Often, inspiration comes when you least expect it. Namely, when you have vowed to study some Korean before work but are finding every reason possible to do everything except that, including but not limited to:
*Giving your washing machine a cleaning by running an empty cycle with hot water and dish soap, which you did not find out about on the Internet but through a friend on Facebook, who heard about it on the internet
*Talking to friends on Facebook
*Putting away your rice cooker because you’ve been eating too much rice and do believe cutting that will keep the fourth and fifth graders from calling you fat (it won’t)
*Folding the clothes from the clothes horse, which have been dry and hanging from said clothes horse for three days but NOW they HAVE TO BE FOLDED
*Watering your sad, sad plants
*Writing a blog about your grand adventure in Korea
Is it so grand? What have I been doing since I woke up? All of the above, plus eating a bowl of cereal (that was before I decided I would study Korean so I left it off the list). I figured if I did enough things besides trying to study Korean, by the time I finally hunkered down to it, it would be time to take a shower and go to school. Alas, it’s only 12:26 p.m.; there’s still time.
Then, inspiration struck in all its glorious procrastination. This might very well be a moment I remember wistfully a few years down the road wherever I land, whether it’s at some soulless desk job in New Jersey, as a teacher elsewhere in South Korea or some other future I have not futured yet. I took a photo of my apartment as it looks right now to capture the moment:
That’s my apartment right now, man! Now, shortly after noon on Nov. 7, 2013. It’s not what it looked like when I first got here. First of all, my bed was turned the other way, which just made a small apartment feel even smaller.
Meanwhile, the washing machine cycle has 39 minutes remaining. It won’t ever have these 39 minutes remaining ever again. It’ll have another 39 minutes, but unless I am making a concerted effort to be looking at it when there are 39 minutes remaining, I won’t see them. Likely, I won’t notice them. Even if I do, they won’t be the 39, now 38 minutes that remain here.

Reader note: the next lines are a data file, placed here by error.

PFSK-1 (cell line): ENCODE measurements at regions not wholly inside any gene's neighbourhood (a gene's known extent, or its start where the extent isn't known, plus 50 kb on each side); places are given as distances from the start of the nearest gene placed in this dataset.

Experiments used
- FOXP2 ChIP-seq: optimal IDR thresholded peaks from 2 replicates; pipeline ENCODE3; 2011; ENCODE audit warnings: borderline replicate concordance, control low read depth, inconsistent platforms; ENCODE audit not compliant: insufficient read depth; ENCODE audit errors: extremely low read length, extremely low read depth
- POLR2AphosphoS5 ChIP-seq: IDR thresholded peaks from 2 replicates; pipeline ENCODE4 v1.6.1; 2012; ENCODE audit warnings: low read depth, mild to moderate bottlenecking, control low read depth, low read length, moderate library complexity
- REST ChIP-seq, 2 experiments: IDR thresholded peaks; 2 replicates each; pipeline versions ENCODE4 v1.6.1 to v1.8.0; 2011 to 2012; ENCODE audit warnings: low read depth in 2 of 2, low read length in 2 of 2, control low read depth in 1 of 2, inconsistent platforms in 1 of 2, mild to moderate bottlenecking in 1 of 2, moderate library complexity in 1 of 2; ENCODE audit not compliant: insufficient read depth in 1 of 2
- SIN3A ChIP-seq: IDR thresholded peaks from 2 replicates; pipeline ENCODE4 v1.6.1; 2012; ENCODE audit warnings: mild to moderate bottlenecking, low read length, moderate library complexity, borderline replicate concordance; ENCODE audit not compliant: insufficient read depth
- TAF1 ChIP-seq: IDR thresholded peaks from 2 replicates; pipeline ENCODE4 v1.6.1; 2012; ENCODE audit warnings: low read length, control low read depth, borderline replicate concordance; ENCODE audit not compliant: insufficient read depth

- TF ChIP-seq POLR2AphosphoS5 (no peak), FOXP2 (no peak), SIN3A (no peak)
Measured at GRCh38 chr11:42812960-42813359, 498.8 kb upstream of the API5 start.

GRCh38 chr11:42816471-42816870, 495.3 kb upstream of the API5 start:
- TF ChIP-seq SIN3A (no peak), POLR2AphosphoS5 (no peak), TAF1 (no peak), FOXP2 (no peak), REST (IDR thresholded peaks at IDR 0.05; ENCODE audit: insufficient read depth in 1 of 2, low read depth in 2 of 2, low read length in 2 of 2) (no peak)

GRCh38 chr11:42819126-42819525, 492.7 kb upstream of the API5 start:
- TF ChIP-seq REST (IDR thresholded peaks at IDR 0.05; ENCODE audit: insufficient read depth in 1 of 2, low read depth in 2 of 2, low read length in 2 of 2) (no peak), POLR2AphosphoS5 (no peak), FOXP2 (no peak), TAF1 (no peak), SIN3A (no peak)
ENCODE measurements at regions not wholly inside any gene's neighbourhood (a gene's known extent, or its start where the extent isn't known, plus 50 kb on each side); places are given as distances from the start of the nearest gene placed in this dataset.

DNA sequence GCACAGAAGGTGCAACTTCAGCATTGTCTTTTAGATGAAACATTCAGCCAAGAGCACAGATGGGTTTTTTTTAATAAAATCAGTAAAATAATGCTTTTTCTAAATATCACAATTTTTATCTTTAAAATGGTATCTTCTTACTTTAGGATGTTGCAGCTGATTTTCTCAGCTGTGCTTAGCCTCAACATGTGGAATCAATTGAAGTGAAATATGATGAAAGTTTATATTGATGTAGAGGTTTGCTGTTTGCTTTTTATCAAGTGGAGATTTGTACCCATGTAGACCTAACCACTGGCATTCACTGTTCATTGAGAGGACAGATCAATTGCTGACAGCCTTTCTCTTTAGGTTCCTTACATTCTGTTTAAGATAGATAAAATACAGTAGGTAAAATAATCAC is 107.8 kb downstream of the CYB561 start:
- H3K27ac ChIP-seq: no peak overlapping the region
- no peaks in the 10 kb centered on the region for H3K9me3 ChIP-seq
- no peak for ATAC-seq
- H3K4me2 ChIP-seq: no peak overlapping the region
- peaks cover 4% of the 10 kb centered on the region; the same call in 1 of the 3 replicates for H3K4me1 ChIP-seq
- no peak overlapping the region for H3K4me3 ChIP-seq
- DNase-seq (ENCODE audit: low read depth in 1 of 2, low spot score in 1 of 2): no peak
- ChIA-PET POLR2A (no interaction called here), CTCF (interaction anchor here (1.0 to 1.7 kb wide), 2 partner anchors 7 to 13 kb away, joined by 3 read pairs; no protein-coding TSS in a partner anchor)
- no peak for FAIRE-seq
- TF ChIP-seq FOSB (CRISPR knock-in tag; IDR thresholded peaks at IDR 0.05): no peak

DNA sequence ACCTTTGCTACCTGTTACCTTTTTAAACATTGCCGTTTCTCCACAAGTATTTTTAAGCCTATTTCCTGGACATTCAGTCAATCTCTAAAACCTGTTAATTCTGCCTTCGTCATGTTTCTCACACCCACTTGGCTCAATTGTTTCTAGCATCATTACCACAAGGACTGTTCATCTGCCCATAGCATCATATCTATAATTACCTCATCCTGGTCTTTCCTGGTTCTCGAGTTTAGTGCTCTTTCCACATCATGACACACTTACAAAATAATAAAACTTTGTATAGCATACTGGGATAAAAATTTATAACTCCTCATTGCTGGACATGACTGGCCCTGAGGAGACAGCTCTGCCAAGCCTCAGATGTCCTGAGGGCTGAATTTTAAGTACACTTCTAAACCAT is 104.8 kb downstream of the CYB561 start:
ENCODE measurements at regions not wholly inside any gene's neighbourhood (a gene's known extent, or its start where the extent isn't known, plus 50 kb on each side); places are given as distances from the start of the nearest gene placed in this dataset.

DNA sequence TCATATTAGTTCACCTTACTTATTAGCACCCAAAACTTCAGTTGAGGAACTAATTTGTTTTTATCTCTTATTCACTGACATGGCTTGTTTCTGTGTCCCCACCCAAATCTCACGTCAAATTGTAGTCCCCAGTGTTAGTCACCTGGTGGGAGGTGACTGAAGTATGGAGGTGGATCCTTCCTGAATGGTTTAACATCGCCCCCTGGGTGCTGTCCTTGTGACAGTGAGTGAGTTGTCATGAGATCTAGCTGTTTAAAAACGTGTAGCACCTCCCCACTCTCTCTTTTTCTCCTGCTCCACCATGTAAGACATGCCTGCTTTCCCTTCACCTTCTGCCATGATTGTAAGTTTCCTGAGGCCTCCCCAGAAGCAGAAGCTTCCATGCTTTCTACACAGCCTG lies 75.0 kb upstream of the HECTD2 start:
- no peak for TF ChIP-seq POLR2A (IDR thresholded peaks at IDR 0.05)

Even though I am in South Korea right now, days often blend together, like they do back home. A friend of mine who has been here only about one-and-a-half months commented last night how her weeks seem to be flying by. We were having dinner and it was already the end of Wednesday. Soon, the weekend. Then, the weekend would pass and the workweek would start all over again. Just like back at home.
How could I already be here for nine months? It seems like only yesterday I was calling myself a veteran after being here seven months, for which I suffered the comment-wrath of angry, true Korean veterans.
It’s in retrospect I remember moments from 2005 and 2010, often seemingly banal. In 2005, in Jinju, walking to the PC Room to find someone, anyone to whine to over email. In 2010, downloading Marvin Gaye’s “Here, My Dear” at the table in my tiny apartment in Deokcheon.
In 2013, sitting in my kitchen area, writing a blog post about this grand adventure, and how I may look back on it with fondness.
Not every adventure has to be a “grand” adventure to be grand. Paragliding and all-night hiking are awesome. But, so is waking up at 6 a.m. in South Korea. So is drinking shitty Korean beer at a small family restaurant in South Korea. So is folding laundry in South Korea. It’s easy to forget when it becomes so routine that we are in South Korea. And, unless you’re from South Korea, that in itself is a pretty grand adventure.
But often, it takes time to appreciate it. In retrospect, even the most ordinary tasks can become grand adventures.
Maybe I have just enough time to learn how to tell someone I don’t speak too much Korean. And whether or not I do, maybe I’ll remember this moment years from now, this perfectly ordinary moment, in my apartment in Jangnim, Saha-gu, Busan, South Korea, sitting at my low, brown stowaway table, leaning against the cabinet where the hot water heater and my portable vacuum are stored, as roadwork for the Line 1 subway extensions continues outside and my washing machine spins suds over and over and over in one direction, and then the other, so hypnotically to forget how ordinary these things usually seem when I’m not paying attention.
25 minutes. And, in this post, and only in this post, this washing cycle will last forever, because it will end before the cycle does. It will always be spinning.